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The Genius of Moby

His 28-year-anniversary of being vegan, his new organic, plant-based restaurant in LA, how less meat solves the climate crisis, and how plants can save us all. Plus, I’m pretty sure he’s an alien.

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Interview: Maranda Pleasant

 

Maranda Pleasant: Why is it important to you—this whole thing with animals and compassion—why is that important to you?

 

Moby: Well, from my perspective, veganism, or even just a reduction in the amount of animals and animal products someone consumes, is kind of like the magic bullet of all of our issues. What I mean by that is I was reading this book by Jeffrey Sachs, he’s a UN economist, about looking at ways in which sort of traditional development has impacted the planet, which even the Pope is talking about. Jeffrey sort of offers all these new ways moving forward with more sustainable development and the through line to all of it is animal agriculture. Basically, if tomorrow we no longer used animals for agriculture, climate change would be reduced by about 25%, heart disease would be reduced by about 75%, cancer rates would be reduced by about 50%, deforestation would pretty much cease to exist, the rainforest would start to grow back. We’d probably have about 60% more water overall, algae blooms and water pollution would be reduced by about 60%, desertifi - cation would be reduced 60%, and also we’d have enough food to feed about twice as many people as are currently on the planet. So it’s this one magic bullet. Oh, and in the process we would all look better, live longer, and animals wouldn’t suffer. So I think it's one of these things that, in the future, assuming that we have a future, the future generation will look back at us and say, “Why were you all so stupid? You knew what to do; why didn't you do it?”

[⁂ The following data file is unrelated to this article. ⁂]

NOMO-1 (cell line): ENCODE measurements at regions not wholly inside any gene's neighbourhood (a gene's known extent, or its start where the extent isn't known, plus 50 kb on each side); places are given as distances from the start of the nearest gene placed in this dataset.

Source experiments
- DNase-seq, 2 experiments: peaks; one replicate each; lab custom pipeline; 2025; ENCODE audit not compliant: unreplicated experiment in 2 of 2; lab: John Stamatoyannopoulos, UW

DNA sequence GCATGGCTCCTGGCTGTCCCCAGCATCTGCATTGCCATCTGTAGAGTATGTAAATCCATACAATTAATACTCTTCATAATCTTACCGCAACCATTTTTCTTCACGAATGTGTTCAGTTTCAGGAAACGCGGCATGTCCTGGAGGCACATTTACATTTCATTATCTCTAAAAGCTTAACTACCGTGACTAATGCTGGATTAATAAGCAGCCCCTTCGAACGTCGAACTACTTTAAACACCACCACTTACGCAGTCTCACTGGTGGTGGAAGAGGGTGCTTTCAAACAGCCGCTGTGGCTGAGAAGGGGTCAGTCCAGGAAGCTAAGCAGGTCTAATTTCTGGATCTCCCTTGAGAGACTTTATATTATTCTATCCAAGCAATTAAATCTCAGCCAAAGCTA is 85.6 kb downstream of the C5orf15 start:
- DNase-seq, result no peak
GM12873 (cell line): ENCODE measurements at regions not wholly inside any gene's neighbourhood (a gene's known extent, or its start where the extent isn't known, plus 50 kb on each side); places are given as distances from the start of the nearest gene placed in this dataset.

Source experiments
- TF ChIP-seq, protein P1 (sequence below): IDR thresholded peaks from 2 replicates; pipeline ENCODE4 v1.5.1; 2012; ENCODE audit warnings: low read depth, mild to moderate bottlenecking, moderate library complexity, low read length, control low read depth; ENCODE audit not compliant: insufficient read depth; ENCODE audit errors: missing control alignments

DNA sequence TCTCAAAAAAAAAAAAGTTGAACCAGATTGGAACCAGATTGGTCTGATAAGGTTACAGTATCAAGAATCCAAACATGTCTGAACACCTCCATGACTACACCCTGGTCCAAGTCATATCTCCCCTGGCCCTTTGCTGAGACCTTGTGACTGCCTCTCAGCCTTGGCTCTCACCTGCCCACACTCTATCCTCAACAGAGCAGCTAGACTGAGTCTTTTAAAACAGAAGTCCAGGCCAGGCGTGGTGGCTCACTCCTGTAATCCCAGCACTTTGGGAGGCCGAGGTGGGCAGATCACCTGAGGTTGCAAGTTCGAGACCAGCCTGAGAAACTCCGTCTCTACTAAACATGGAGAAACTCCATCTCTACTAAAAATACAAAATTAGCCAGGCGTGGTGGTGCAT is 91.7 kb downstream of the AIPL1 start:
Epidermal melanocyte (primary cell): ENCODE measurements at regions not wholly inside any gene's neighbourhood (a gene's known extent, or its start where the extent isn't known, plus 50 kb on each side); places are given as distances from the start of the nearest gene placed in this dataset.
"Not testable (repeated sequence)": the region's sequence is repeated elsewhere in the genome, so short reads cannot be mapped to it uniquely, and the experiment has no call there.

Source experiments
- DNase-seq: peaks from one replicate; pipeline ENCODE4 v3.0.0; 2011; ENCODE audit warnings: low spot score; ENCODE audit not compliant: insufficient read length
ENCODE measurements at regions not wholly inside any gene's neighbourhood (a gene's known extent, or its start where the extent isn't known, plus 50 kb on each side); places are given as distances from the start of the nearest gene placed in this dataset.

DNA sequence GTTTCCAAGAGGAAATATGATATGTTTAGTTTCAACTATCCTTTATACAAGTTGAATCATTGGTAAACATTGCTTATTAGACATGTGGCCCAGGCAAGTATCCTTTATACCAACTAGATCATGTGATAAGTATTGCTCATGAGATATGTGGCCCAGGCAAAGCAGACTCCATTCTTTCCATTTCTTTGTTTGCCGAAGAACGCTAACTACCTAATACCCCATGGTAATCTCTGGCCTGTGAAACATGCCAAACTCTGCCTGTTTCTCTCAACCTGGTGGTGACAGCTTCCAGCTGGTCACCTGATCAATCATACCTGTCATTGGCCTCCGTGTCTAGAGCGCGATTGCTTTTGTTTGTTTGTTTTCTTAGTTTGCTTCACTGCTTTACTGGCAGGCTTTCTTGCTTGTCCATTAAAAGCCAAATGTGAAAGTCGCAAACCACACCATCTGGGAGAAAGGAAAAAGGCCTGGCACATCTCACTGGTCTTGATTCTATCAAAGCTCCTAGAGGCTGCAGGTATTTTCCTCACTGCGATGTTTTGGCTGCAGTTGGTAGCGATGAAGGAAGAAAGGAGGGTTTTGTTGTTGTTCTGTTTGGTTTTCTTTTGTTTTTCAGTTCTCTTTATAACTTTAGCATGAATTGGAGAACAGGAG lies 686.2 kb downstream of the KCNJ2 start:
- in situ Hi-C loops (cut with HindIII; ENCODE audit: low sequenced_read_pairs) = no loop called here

MP: Well, I feel like that was the entire interview right there.

 

Moby: [Laughs] 

 

MP: Just for people that don’t know, how long have you had a plant-based diet now?

 

Moby: I’ve been a vegetarian for 32 years and I’m sort of like, you know how when you’re eight years old and someone asks you how old you are and even though you’re eight you say nine because you know in a few months you'll turn nine. I’ve already started identifying myself as having been vegan for 28 years even though Thanksgiving is technically my 28-year vegan anniversary.

 

MP: [Laughs] That’ll work. Let’s talk about your restaurant, The Little Pine, opening in Silver Lake, in east LA. Why in the world would you want to do that?